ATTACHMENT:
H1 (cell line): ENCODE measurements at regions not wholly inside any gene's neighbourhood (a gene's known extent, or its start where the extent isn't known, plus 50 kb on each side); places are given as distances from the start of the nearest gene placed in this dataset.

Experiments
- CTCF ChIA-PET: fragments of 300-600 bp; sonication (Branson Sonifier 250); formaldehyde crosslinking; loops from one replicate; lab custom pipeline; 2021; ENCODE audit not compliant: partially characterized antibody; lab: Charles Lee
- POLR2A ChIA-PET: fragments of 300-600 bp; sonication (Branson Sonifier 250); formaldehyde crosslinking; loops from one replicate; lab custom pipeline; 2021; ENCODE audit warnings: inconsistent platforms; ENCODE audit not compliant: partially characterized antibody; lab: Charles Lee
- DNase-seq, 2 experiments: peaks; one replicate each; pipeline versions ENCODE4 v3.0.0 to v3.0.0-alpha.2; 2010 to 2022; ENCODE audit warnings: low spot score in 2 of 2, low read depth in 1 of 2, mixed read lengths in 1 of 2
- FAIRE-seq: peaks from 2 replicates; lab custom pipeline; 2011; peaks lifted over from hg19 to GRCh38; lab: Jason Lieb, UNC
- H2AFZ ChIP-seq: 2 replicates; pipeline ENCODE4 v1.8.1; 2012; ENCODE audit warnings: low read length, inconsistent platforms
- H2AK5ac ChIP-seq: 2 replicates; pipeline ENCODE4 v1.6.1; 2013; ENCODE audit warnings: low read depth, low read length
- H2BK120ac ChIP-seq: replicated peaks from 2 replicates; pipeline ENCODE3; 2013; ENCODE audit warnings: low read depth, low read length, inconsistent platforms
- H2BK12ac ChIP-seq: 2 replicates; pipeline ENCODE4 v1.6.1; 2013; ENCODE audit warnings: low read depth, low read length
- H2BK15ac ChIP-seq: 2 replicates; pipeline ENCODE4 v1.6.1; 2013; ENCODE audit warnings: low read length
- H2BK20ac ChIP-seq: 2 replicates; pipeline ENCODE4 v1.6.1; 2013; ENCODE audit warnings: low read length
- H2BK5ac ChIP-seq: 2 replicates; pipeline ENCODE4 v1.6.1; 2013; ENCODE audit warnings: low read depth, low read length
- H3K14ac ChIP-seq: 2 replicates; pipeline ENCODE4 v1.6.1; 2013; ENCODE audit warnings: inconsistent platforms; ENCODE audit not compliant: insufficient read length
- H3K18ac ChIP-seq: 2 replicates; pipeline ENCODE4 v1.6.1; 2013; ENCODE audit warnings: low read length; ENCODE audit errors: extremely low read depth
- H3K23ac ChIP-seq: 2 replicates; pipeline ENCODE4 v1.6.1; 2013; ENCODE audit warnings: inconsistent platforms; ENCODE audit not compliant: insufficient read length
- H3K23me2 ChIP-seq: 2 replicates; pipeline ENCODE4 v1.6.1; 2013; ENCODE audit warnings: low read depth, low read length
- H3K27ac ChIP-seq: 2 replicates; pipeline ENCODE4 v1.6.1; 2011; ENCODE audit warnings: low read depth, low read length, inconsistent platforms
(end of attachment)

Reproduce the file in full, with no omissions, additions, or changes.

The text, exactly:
H1 (cell line): ENCODE measurements at regions not wholly inside any gene's neighbourhood (a gene's known extent, or its start where the extent isn't known, plus 50 kb on each side); places are given as distances from the start of the nearest gene placed in this dataset.

Experiments
- CTCF ChIA-PET: fragments of 300-600 bp; sonication (Branson Sonifier 250); formaldehyde crosslinking; loops from one replicate; lab custom pipeline; 2021; ENCODE audit not compliant: partially characterized antibody; lab: Charles Lee
- POLR2A ChIA-PET: fragments of 300-600 bp; sonication (Branson Sonifier 250); formaldehyde crosslinking; loops from one replicate; lab custom pipeline; 2021; ENCODE audit warnings: inconsistent platforms; ENCODE audit not compliant: partially characterized antibody; lab: Charles Lee
- DNase-seq, 2 experiments: peaks; one replicate each; pipeline versions ENCODE4 v3.0.0 to v3.0.0-alpha.2; 2010 to 2022; ENCODE audit warnings: low spot score in 2 of 2, low read depth in 1 of 2, mixed read lengths in 1 of 2
- FAIRE-seq: peaks from 2 replicates; lab custom pipeline; 2011; peaks lifted over from hg19 to GRCh38; lab: Jason Lieb, UNC
- H2AFZ ChIP-seq: 2 replicates; pipeline ENCODE4 v1.8.1; 2012; ENCODE audit warnings: low read length, inconsistent platforms
- H2AK5ac ChIP-seq: 2 replicates; pipeline ENCODE4 v1.6.1; 2013; ENCODE audit warnings: low read depth, low read length
- H2BK120ac ChIP-seq: replicated peaks from 2 replicates; pipeline ENCODE3; 2013; ENCODE audit warnings: low read depth, low read length, inconsistent platforms
- H2BK12ac ChIP-seq: 2 replicates; pipeline ENCODE4 v1.6.1; 2013; ENCODE audit warnings: low read depth, low read length
- H2BK15ac ChIP-seq: 2 replicates; pipeline ENCODE4 v1.6.1; 2013; ENCODE audit warnings: low read length
- H2BK20ac ChIP-seq: 2 replicates; pipeline ENCODE4 v1.6.1; 2013; ENCODE audit warnings: low read length
- H2BK5ac ChIP-seq: 2 replicates; pipeline ENCODE4 v1.6.1; 2013; ENCODE audit warnings: low read depth, low read length
- H3K14ac ChIP-seq: 2 replicates; pipeline ENCODE4 v1.6.1; 2013; ENCODE audit warnings: inconsistent platforms; ENCODE audit not compliant: insufficient read length
- H3K18ac ChIP-seq: 2 replicates; pipeline ENCODE4 v1.6.1; 2013; ENCODE audit warnings: low read length; ENCODE audit errors: extremely low read depth
- H3K23ac ChIP-seq: 2 replicates; pipeline ENCODE4 v1.6.1; 2013; ENCODE audit warnings: inconsistent platforms; ENCODE audit not compliant: insufficient read length
- H3K23me2 ChIP-seq: 2 replicates; pipeline ENCODE4 v1.6.1; 2013; ENCODE audit warnings: low read depth, low read length
- H3K27ac ChIP-seq: 2 replicates; pipeline ENCODE4 v1.6.1; 2011; ENCODE audit warnings: low read depth, low read length, inconsistent platforms